American Alpine Jounrna and Accidents in North American Climbing

Douglas Byron Hall, 1969-1997

  • In Memoriam
  • Climb Year:
  • Publication Year: 1998



On January 25, the earth lost a most remarkable individual and a great creative spirit. Doug Hall was killed in a dramatic avalanche while climbing the notorious Fang route in Provo Canyon, Utah. He left behind a legacy of climbs and adventures by which his friends and family will remember him.

I had the good fortune of meeting Doug in 1992 and sharing many climbs and wonderful moments with him during our formative years as aspiring alpinists. He was attracted to the alpine regions of the world like snowfall to the mountains. Rarely in our short lives do we meet an energy as strong and constant as his. Always positive and seldom without his infectious smile, he touched many lives and added a sparkle of hope to the darkest situations.

Doug grew up in Pennsylvania, the son of Gerry and Nancy Hall. He was a talented young athlete who excelled in baseball and football, as well as being an excellent student and guitarist. He went on to graduate from Bucknell University with art and engineering degrees. He moved to Colorado in 1991 and soon became part of a close-knit group of Boulder adventure climbers. In just a few years, Doug had climbed extensively in such traditional areas as Yosemite, Zion, Black Canyon of the Gunnison and Rocky Mountain National Park. I shared many of these climbs with Doug, and they remain some of my fondest memories.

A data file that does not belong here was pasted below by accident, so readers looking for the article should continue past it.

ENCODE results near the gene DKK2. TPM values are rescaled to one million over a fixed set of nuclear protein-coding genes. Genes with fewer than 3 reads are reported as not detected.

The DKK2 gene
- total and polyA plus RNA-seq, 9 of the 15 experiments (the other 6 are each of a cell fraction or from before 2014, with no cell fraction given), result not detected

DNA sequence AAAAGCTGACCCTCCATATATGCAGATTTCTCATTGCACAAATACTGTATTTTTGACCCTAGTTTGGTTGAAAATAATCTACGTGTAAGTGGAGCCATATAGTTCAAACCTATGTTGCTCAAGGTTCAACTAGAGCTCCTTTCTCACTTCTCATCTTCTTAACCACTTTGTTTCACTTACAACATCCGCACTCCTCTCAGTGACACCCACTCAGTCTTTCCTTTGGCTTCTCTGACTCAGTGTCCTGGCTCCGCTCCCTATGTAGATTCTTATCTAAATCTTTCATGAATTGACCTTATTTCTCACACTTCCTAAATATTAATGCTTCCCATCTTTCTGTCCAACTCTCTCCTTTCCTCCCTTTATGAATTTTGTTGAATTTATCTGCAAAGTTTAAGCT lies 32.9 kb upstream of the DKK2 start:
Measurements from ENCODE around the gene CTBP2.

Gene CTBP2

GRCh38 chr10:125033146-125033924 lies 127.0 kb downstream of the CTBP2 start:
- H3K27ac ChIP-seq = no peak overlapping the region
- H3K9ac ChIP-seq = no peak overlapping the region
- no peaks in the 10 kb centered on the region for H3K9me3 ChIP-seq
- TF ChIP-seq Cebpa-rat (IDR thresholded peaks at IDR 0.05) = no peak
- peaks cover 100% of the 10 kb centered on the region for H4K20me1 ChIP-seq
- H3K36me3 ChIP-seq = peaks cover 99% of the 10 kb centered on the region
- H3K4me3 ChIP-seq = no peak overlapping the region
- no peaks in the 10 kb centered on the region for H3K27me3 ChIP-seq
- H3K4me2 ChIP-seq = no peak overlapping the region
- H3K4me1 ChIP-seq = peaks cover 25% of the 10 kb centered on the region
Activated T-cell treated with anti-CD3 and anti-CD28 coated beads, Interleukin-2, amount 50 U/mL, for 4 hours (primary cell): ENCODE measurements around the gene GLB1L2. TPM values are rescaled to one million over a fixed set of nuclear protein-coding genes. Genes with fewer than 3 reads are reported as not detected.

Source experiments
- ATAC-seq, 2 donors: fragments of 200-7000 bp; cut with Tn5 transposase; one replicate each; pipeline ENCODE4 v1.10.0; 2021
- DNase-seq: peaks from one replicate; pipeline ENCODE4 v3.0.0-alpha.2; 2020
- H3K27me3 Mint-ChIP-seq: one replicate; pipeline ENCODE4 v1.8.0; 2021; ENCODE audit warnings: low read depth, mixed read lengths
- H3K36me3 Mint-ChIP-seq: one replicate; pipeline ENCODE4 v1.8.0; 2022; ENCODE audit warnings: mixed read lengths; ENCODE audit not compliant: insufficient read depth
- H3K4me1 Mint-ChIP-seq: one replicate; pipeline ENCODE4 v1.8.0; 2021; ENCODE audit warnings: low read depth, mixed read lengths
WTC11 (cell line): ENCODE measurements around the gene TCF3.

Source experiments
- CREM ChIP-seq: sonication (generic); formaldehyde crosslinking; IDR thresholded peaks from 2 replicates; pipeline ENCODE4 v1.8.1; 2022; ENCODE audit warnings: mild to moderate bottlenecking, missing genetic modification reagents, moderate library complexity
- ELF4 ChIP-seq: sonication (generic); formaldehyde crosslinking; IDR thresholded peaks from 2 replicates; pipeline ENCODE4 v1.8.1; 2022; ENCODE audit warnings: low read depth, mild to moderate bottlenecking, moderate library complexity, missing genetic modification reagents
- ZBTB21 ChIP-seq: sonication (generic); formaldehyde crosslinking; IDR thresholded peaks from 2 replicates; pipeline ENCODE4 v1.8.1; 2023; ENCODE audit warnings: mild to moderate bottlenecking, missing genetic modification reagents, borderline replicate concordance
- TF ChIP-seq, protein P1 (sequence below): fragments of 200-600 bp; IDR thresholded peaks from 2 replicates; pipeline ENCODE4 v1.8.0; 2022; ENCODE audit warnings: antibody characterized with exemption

Doug was an avid skier, spending several winters in the Colorado Rockies and Alta, Utah. He loved to tour in the backcountry with his friends and ski off the lovely summits of the Wasatch Range. Doug also was an avid photographer and was in the process of developing a productive professional career. His stunning images remain as a testament to his artistic genius. He was, no doubt, in position for a great shot when the white wave of energy surprised him from above.

When not climbing or skiing, Doug was the life of the party. His friends, many of whom were not climbers, will remember him as a warm, loving individual who gave his heart and soul to every friendship. He was a prolifically generous person, giving clothes and climbing gear he had accumulated during his tenure with Black Diamond to those in greater need than himself.

Doug was particularly intrigued with the allure of first ascents, and opened new climbs in the Wind River Range, Canyonlands, the Kichatna Spires of Alaska, the Cordillera Blanca and Cordillera Huayhuash in Peru. After Doug’s death, his ashes were spread about a virgin summit in Tibet and the top of a fantastic rock spire in Kyrghyzstan so that his spirit may reside in the high and wild places that he loved so dearly. His dreams and aspirations will manifest themselves in those that he loved and those who loved him.…

Adios, brother. Until we meet again.

a whisper, a cry

the wind takes his hand

and leads him to the heavens

where he waits for his friends in peace

Douglas J. Byerly

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